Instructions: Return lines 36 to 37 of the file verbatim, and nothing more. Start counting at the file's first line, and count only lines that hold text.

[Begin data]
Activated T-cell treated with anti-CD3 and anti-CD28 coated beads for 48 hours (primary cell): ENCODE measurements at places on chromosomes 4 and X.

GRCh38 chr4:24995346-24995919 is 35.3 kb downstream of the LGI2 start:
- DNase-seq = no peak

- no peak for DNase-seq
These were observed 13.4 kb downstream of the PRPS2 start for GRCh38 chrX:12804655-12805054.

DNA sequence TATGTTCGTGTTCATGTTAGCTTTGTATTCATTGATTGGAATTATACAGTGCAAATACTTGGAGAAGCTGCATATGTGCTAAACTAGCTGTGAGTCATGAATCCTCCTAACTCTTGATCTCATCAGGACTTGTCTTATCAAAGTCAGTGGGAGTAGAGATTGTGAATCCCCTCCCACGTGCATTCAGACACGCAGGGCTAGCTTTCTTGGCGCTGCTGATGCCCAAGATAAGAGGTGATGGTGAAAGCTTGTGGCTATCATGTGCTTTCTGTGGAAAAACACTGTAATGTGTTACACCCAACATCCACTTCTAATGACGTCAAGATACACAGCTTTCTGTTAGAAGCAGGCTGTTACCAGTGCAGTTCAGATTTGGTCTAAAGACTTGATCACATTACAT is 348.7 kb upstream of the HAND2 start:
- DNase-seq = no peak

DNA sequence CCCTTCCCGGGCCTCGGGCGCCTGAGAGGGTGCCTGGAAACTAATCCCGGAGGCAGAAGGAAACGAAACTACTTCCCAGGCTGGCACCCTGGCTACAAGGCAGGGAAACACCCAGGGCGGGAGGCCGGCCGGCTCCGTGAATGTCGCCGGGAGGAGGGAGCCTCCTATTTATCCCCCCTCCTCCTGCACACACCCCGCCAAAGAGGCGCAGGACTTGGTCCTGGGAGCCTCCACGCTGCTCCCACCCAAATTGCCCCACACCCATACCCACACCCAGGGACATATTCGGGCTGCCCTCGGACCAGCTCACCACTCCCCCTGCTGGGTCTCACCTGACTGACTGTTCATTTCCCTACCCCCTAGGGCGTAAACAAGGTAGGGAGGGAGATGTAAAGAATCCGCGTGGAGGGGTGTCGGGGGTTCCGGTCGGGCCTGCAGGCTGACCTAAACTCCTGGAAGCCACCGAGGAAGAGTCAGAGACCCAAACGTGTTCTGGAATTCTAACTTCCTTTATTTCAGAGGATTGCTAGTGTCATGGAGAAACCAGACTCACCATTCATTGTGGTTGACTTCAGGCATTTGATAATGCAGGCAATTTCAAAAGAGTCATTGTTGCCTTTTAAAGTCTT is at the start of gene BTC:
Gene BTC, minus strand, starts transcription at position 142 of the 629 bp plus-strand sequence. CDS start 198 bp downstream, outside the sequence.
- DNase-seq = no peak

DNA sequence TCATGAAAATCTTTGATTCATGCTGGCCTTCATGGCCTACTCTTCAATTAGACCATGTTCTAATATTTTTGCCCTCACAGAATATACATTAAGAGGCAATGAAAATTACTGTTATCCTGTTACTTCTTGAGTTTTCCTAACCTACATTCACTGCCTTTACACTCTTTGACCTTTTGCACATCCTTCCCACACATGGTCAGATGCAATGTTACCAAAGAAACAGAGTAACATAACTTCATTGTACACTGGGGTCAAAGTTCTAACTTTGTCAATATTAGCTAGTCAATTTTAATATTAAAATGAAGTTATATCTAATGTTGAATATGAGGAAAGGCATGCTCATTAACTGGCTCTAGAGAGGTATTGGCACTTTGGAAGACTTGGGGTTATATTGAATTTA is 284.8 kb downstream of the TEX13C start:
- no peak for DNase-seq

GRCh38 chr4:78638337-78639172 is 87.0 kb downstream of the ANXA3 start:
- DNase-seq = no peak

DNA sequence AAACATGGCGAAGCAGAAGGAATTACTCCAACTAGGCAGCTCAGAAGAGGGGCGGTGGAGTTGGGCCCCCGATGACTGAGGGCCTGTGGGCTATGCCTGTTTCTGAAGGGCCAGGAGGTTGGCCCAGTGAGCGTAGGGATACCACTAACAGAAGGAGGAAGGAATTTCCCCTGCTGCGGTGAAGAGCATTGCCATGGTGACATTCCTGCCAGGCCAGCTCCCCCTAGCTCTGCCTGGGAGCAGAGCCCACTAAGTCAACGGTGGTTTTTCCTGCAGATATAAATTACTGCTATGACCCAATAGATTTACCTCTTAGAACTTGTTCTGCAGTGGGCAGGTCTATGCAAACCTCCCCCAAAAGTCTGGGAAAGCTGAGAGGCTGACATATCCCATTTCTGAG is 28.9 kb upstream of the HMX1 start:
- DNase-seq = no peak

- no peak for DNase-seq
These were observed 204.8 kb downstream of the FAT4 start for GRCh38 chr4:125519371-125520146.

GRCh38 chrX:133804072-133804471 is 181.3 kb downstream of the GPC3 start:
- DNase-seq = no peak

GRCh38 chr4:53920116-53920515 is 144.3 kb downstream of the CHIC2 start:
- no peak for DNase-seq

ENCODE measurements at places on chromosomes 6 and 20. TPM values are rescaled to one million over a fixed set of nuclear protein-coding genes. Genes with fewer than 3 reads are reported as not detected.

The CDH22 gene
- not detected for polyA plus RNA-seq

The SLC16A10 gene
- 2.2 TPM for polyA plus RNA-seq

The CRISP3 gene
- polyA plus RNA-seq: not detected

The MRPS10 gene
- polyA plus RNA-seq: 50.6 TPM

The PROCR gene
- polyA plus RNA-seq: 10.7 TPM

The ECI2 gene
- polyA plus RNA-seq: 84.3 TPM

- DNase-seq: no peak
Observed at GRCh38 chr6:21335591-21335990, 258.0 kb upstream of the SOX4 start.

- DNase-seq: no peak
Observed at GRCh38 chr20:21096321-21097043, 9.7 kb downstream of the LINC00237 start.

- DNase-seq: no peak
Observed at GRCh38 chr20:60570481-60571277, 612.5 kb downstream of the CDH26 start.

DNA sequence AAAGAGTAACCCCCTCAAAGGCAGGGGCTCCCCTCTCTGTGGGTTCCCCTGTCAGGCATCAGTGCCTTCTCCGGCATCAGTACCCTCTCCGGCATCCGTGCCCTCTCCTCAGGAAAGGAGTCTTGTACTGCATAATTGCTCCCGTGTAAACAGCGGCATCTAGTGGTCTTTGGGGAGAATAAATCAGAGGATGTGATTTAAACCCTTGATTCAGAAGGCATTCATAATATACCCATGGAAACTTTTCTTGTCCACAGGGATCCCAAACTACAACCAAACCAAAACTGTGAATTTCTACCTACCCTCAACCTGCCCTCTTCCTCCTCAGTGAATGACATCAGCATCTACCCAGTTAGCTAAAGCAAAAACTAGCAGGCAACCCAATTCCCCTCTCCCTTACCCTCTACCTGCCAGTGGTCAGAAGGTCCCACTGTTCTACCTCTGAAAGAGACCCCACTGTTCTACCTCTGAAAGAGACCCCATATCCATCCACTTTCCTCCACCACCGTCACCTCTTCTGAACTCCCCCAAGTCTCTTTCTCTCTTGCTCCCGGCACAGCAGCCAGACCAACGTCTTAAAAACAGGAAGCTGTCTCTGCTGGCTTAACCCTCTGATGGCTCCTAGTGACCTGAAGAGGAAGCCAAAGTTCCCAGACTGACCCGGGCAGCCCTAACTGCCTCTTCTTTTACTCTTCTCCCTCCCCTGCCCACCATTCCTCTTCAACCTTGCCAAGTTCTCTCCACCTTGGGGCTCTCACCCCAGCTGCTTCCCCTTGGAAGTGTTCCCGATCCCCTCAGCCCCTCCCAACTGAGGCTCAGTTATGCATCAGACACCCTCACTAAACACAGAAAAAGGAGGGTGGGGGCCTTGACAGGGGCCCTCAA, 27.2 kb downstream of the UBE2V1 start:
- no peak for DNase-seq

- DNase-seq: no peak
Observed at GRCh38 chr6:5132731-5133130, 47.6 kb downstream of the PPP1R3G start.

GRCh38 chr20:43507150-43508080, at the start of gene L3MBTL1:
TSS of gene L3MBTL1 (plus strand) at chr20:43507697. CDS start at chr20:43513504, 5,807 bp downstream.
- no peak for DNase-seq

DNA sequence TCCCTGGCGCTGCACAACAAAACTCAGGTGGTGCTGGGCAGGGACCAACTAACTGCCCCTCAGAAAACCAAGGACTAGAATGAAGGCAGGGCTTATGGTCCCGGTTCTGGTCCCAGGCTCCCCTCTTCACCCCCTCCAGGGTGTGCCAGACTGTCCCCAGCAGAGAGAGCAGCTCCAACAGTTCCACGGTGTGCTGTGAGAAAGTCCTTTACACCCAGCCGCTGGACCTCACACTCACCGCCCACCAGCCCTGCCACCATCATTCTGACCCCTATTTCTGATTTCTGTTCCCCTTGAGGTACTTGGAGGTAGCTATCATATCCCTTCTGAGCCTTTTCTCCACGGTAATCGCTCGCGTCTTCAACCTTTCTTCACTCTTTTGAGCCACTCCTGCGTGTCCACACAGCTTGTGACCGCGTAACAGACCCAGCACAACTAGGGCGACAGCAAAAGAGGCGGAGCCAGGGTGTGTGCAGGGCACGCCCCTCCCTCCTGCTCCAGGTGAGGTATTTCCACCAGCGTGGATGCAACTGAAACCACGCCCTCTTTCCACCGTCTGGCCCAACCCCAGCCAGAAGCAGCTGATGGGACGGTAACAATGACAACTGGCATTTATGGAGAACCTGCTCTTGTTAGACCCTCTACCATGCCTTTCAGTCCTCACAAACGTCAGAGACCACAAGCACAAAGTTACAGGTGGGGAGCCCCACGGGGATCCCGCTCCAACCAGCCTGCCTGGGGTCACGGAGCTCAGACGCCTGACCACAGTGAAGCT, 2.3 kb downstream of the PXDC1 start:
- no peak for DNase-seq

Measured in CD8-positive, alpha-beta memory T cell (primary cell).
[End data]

- DNase-seq: no peak
Observed at GRCh38 chr6:21335591-21335990, 258.0 kb upstream of the SOX4 start.